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Gas, diesel prices up 4 percent per ton [Copy link] 中文

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Post time 2011-2-22 19:00:21 |Display all floors
Starting from Sunday, the nation's gasoline and diesel prices were raised by 350 yuan ($53.25) per ton, or about 4 percent, according to an announcement by the National Development and Reform Commission (NDRC) released late Saturday.
The adjustment would raise the retail gasoline price by 0.26 yuan ($0.04) per liter and diesel by 0.3 yuan ($0.05) per liter, on average.
The current oil pricing mechanism allows the NDRC to adjust retail fuel prices when international crude oil prices change by more than 4 percent over 22 straight working days.
The last price adjustment was made in December 22, by which gasoline and diesel prices was raised by about 300 yuan ($45.64).
And this price adjustment has been postponed by one month in consideration of the transportation pressure during the Spring Festival season.
According to the announcement by the NDRC, the price adjustment aims to guarantee oil supply and at the same time curb consumption.
Mai Wenzhao, an industry analyst with Argus Media, a global energy information provider, said that the 4 percent increase this time is still far lower than the international oil price increase - about 11 percent in the same period.

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Post time 2011-2-22 19:01:23 |Display all floors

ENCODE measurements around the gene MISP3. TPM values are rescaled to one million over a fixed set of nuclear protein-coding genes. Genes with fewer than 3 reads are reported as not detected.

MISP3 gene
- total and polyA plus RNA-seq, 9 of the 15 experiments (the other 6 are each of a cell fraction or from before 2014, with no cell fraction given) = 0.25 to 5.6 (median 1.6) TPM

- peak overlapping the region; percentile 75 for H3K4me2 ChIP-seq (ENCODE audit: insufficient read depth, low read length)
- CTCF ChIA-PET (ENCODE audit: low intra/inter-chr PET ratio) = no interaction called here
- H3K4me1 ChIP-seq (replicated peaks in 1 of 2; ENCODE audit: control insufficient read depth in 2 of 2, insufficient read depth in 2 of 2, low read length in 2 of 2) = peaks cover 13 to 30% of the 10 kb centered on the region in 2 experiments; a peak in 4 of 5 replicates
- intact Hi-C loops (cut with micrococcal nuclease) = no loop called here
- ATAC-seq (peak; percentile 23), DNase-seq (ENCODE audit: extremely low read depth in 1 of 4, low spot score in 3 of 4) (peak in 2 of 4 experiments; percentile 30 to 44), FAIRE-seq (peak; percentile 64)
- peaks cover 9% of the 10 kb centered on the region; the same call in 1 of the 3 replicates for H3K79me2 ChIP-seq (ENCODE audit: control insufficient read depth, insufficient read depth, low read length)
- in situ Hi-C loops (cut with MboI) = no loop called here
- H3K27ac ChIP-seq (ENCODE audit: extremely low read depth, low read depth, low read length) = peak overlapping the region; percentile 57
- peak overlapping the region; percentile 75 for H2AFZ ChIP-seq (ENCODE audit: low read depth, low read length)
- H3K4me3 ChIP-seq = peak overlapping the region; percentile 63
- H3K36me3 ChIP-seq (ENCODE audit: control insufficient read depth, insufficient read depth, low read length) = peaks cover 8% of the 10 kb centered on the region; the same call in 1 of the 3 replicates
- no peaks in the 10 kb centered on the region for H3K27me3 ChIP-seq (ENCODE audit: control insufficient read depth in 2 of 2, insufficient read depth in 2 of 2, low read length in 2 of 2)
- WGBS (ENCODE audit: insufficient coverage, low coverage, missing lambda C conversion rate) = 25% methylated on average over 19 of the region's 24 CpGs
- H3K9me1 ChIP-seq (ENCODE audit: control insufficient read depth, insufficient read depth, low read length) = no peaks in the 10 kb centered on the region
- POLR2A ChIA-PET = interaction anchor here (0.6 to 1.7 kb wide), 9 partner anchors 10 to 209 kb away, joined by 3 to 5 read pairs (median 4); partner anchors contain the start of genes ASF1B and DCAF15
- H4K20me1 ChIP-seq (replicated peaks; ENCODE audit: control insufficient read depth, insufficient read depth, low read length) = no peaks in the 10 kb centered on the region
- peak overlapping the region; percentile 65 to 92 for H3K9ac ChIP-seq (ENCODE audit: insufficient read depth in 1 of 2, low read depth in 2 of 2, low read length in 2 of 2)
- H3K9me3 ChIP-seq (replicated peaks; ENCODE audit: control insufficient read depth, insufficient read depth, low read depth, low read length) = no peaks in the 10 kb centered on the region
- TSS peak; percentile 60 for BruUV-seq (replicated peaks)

But Mai also noted that the current price adjustment could to some extent increase the oil supply in the national market.
The small increase is a boost for suppliers to release supply into the domestic market instead of stockpiling, he said.
"It is possible that suppliers have reduced sales with the previous low profit margin," said Mai.
And the rising gasoline price could also curb the country's excessively fast growth in oil consumption.
Zheng Lidong, who is from Tangshan, Hebei Province, drives a Toyota Prado. He said that the price increase would cost him about 300 yuan ($45.64) more per month.
"I think the price increase is acceptable, but still, I will choose to drive less if the price trends further upward," said Zheng.
Many worried that the current oil price adjustment could further drive up the country's CPI, which was 4.9 percent last month.
But Lin Boqiang, director of the China Center for Energy Economic Research at Xiamen University, believes the current price increase would not cause further inflation yet.
He did admit, though, that other industries may follow suit by showing a very moderate price increase.
"The current adjustment is not significant enough to cause inflation, since oil prices account for a very small percentage of CPI," said China Center for Energy Economic Research's Lin.
To avoid a possible price surge in the transportation system, the NDRC has ordered railways, urban public transportation systems and other passenger traffic systems not to raise prices.

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